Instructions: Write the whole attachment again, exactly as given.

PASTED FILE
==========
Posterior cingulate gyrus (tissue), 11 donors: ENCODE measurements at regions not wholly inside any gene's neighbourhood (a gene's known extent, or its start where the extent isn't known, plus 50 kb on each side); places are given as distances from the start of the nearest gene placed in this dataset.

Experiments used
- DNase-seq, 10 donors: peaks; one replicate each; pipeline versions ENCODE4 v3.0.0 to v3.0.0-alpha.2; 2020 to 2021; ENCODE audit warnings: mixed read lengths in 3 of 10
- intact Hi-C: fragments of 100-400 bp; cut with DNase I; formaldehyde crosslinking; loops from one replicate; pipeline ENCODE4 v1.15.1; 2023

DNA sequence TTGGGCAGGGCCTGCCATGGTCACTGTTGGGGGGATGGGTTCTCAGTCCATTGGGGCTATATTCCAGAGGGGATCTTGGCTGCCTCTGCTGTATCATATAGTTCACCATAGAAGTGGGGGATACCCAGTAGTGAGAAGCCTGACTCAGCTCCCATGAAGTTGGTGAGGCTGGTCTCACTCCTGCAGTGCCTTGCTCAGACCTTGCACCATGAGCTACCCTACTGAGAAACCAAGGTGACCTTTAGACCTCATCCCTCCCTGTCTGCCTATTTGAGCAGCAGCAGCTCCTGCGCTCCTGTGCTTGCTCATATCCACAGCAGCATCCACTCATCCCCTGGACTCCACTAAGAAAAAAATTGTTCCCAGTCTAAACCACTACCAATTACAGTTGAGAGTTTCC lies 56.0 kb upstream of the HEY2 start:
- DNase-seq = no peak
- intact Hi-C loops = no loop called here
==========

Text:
Posterior cingulate gyrus (tissue), 11 donors: ENCODE measurements at regions not wholly inside any gene's neighbourhood (a gene's known extent, or its start where the extent isn't known, plus 50 kb on each side); places are given as distances from the start of the nearest gene placed in this dataset.

Experiments used
- DNase-seq, 10 donors: peaks; one replicate each; pipeline versions ENCODE4 v3.0.0 to v3.0.0-alpha.2; 2020 to 2021; ENCODE audit warnings: mixed read lengths in 3 of 10
- intact Hi-C: fragments of 100-400 bp; cut with DNase I; formaldehyde crosslinking; loops from one replicate; pipeline ENCODE4 v1.15.1; 2023

DNA sequence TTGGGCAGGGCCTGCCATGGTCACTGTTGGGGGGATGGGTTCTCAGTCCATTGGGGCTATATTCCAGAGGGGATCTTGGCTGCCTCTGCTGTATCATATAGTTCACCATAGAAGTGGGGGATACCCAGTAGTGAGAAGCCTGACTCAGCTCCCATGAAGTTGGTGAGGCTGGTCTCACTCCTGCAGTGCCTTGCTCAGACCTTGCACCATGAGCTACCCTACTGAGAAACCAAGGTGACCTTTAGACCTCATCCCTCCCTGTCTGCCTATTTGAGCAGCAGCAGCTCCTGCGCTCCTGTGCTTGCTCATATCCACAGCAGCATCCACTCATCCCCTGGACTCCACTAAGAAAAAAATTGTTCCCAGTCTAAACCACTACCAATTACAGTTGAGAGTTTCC lies 56.0 kb upstream of the HEY2 start:
- DNase-seq = no peak
- intact Hi-C loops = no loop called here